William Michael Rossetti William Shakespeare.

The complete works of Shakespeare: With a critical biography online

. (page 129 of 224)
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Have now the fatal object in mv eye,
Where my poor yonng was lim'd, was caught, and

Olo, Why, what a peevish fool was that of
Crete,
That taught his son the office of a fowl ;
And yet, for all his wings, the fool was drown*dl

K. Hen. I, Daadalus ; my poor boy, Icarus ;
Thy father, Minos, that denied our course;
The sun, that searVl the wings of my sweet boy,
lliy brother Edward ; and thyself, the sea.
Whose envious gulf did swallow up his life.
Ah, kill me with thy weanon, not with words I
My breast can better brook thy dagger's point,



Q, Mar. Good CUffenoe, do; sweet Clarence, do

thou do it
OUsr, Didst thon not hear me swear I would

not do it?
Q. Mar. Ay, but thon nsest to forswear thyself:
Twas sin before, but now *tis charity.
Whatl wilt thou not? Where is that deviTs

butcher, Richard,
Hard-&TOured Richard? Richard, where art thou?
Thou art not here : Murther is thy alms-deed ;
Petitioners for blood thou ne'er putt'st back.
K, Edw, Away, I say ; I charge ye, bear her

hence.
Q, Mar. So come to you, and yours, as to this
prince I [Eadt, led 0¥t fbrc&ly.

K. Edm. Where's Riehtrd gone?



thy daggai
ic history.



But wherefore dost thou come ? is't for my life?

OU). Think^t thou I am an executioner?

K. Hen. A persecutor, I am sure, thou art;
If murthering innocents be executing.
Why, then thou art an executioner.

ulo. Thy son I kill'd for his presumption.

JT. Hen. Hadst thou been kill'd when first thoo
didst presume.
Thou hadst not liv'd to kill a son of mine.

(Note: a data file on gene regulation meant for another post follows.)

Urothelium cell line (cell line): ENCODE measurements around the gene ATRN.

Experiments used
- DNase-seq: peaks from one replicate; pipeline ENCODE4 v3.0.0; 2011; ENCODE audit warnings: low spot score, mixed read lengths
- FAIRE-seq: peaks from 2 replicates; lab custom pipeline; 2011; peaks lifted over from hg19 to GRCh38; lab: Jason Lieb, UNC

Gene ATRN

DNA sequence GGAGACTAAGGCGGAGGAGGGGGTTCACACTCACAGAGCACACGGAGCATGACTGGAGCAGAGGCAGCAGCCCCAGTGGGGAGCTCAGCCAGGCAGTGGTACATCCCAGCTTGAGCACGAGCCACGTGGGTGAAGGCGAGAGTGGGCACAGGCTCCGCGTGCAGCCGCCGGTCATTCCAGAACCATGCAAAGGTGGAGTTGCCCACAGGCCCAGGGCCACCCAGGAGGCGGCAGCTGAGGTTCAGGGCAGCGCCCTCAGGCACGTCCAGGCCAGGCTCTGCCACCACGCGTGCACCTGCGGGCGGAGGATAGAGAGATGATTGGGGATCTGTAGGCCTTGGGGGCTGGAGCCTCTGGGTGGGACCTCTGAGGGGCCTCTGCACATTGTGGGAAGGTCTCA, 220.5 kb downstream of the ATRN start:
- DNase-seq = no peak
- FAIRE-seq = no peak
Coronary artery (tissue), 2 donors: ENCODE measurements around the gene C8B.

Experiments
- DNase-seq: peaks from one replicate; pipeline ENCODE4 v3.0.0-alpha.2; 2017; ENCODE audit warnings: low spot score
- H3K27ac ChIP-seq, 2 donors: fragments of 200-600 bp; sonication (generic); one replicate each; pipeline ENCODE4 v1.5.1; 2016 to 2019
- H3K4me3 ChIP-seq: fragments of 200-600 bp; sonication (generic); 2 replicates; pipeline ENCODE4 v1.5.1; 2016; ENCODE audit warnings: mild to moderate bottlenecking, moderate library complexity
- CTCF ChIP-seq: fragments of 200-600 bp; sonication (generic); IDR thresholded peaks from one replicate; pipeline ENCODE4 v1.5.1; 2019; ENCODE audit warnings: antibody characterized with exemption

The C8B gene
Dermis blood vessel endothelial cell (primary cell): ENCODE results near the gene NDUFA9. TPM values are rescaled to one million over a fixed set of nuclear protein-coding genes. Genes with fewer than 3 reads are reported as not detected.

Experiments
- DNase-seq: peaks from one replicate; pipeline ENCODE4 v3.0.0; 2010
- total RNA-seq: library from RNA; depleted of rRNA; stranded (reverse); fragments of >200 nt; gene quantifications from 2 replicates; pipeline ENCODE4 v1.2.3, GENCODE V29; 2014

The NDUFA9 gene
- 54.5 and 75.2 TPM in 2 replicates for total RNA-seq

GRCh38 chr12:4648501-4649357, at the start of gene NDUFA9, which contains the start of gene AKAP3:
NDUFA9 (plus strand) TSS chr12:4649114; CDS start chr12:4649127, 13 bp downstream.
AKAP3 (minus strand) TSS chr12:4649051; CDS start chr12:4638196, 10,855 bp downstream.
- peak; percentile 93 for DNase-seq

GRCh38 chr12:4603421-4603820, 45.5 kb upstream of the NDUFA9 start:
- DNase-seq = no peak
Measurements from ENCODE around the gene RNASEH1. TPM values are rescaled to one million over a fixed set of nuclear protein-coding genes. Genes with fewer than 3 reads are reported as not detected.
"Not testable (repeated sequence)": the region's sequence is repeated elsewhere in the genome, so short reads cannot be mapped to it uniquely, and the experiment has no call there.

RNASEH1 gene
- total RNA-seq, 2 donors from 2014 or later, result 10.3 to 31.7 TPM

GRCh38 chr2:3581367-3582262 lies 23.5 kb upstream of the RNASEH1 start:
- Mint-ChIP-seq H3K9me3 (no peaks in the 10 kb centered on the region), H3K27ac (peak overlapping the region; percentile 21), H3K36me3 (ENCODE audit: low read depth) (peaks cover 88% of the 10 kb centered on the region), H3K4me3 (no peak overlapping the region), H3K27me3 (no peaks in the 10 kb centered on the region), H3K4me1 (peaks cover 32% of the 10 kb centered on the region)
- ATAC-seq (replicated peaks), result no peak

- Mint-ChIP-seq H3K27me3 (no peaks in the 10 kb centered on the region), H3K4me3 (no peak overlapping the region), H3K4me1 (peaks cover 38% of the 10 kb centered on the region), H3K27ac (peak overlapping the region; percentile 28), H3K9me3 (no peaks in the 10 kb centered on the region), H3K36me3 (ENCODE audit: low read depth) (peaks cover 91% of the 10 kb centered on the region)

And thus I prophesy,— that many a thousand,
Which now mistrust no parcel ot my fear;
And many an old man's sigh, and many a widow^
And many an orphan^ water-standing eye,—
Men for their sons', wives for their husbands'.
And orphans for their parents' timeless death.—
Shall rue the hour that ever thou wast bom.
The owl shriek'd at thy birth, an evil sign ;
The night-crow cried, aboding luckless time :
Dogs howl'd, and hideous tempests shook aown

trees ;
The raven rook'd her on the chimney's top,
And chattering pies in dismal disooros sung.
Thy mother felt more than a mother's pain.
And yet brought forth less than A itapther% hoM*
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684 KINO HENBT

To wit an indigest deformed lump,
Not like the fruit of such a goodly tree.
Teeth hadst thon in thy head when thou wast bom,
To signify thou earnest to bite the world :
And, if the rest be trne which I have heard,
Thou cam*8t —

OUk 111 bear no more:— Die, prophet, in thy
speech : fStobs him.

For this, among the rest, was I ordain *d.

K, Hen, Ay, and for much more slaughter after
this.

God I forgive my sins, and pardon thee ! [Dies,
Olo. What, will the aspiring blood of Lancaster

Sink into the ground ? I thought it would have

mounted.
See how my sword weeps for the poor king's death !

0, may such purple tears be always shed

From those that wish the downfall of our house I
If any spark of life be yet remaining,
Down, down, to hell ; and say I sent tliee thither,-—
[Stabs him again.

1, that have neither pity, love, nor fear.
Indeed, tis true that Henry told me of;
For I have often heard my mother say

1 came into the world with my legs forward :
Had I not reason, think ye, to make haste.
And seek their ruin that usurped our right?
The midwife wondered : and the women cried,
'* Jesus bless us, he is born with teeth I "